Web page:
David Ross, an alumnus of The University of Nottingham, is providing significant financial support to help turn Nottingham Potential into a reality. Mr Ross is the co-founder of the Carphone Warehouse and is the Chairman of the David Ross Foundation, a national charity.Mr Ross said: “I believe passionately that every child can do something well and that by offering young people an outstanding range of educational opportunities and experiences, they will discover something they can excel at, which in turn raises their aspirations and enthusiasm to work hard and achieve their best. My experience with schools in deprived areas has shown that in order to raise young people’s aspirations then the earlier we start the better. We must work with children at an early age to show them that a university education is a door very much open to them.
“I was very lucky to have enjoyed my school and university years and I’m in a position now to be able to make a philanthropic commitment. That’s why I am personally supporting Nottingham Potential and the efforts of my former University to make a real and meaningful difference on this issue in the East Midlands.”
is available from www.nottingham.ac.uk/NottinghamPotential
Sam Durcam, aged 12 is a pupil at Ellis Guilford School in Nottingham and has been attending sessions at the Nottingham West Potential Centre for almost two years. He is currently being mentored by Ben Oakley, almost 10 years his senior and a third year Architecture student at The University of Nottingham.
Sam said: “I only tagged along with a friend in the beginning but after the first session I knew I’d be coming again and I expect I’ll be staying right through my school years. I want to stay here as long as I can. Having someone like Ben to talk to is like having an extra app on your phone. Sometimes I need extra information, which I can’t get at school, and the centre staff help me to find it. I don’t know what I am going to do after school but I am interested in a lot of subjects and I’d like to go to university but I think the centre is going to help me to make the right decision.”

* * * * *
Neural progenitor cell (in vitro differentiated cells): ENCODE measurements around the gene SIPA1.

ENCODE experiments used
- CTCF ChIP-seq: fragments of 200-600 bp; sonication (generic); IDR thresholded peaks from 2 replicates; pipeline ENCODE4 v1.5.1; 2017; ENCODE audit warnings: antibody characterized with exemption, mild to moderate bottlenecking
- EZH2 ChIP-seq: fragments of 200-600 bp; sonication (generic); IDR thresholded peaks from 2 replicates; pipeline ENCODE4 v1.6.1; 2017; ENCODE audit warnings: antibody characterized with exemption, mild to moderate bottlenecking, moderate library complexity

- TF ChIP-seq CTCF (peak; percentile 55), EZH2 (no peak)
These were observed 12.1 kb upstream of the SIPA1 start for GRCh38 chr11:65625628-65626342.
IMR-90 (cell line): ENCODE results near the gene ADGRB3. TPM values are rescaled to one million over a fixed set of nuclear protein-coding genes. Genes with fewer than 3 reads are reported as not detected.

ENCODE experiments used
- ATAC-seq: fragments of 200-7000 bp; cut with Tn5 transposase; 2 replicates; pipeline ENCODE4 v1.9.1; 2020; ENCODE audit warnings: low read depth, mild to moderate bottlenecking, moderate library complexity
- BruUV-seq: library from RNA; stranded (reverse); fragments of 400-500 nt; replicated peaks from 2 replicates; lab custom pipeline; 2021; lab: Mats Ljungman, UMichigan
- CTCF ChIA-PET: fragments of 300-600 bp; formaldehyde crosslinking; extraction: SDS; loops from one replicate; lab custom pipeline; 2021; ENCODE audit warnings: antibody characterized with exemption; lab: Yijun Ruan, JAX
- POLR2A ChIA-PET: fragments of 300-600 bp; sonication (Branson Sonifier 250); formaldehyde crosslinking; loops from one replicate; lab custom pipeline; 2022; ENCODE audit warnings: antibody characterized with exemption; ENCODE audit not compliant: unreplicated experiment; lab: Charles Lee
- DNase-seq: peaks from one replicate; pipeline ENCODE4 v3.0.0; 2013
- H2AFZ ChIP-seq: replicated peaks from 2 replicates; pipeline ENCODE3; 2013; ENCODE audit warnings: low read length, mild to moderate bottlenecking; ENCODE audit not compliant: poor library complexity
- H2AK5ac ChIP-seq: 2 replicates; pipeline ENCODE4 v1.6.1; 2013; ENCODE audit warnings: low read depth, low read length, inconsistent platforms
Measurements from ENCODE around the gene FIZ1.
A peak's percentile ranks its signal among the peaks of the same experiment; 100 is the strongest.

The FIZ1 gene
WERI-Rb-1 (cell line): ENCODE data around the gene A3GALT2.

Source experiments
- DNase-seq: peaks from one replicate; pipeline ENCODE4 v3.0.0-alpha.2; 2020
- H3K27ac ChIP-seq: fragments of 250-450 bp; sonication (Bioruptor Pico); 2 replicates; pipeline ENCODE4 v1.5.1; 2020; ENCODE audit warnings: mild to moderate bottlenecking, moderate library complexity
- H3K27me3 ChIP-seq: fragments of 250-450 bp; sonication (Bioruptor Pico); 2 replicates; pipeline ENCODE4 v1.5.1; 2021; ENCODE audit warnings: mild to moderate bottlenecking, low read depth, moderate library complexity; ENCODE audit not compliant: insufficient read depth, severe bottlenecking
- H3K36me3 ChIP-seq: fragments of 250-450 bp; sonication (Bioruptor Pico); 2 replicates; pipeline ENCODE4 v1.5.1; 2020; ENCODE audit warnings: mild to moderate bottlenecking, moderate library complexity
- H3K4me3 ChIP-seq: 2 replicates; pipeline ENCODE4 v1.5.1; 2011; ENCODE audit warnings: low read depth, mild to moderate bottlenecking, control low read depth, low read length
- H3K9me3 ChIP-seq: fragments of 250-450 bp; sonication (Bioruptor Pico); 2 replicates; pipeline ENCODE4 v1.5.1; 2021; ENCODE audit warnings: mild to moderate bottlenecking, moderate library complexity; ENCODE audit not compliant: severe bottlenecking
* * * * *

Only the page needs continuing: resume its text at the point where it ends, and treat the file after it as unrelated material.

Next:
Meanwhile for Ben the benefits of mentoring Sam are numerous: “I’m from Northumberland although I have relatives in Nottingham and for me this is a chance for me to get to know the city better and give something back to the community. Having a mentor relationship with Sam has given me experience of teaching, which is something I might like to develop as a career option. He’s a very bright student and asks me lots of questions. He’s very interested in science and I hope I’m able to give him a greater depth of understanding over and above what he’s learning at school. I’ve seen him grow with confidence since we’ve been talking.”
IntoUniversity, the University’s award-winning charity partner, has been working in London since 2002, developing local learning centres to support children and young people from disadvantaged backgrounds. The charity, now with 15 centres across London, Bristol and Nottingham, offers an integrated programme of academic support, mentoring and aspiration-raising FOCUS programmes to help young people improve their academic achievement and attaining a university place.
IntoUniversity CEO Dr Rachel Carr OBE said: “We are delighted to be opening our third centre in partnership with The University of Nottingham. IntoUniversity centres work with children as young as seven to sow the seeds of aspiration early. We look forward to working with many more young people across Nottingham to support them on their journey to Higher Education”.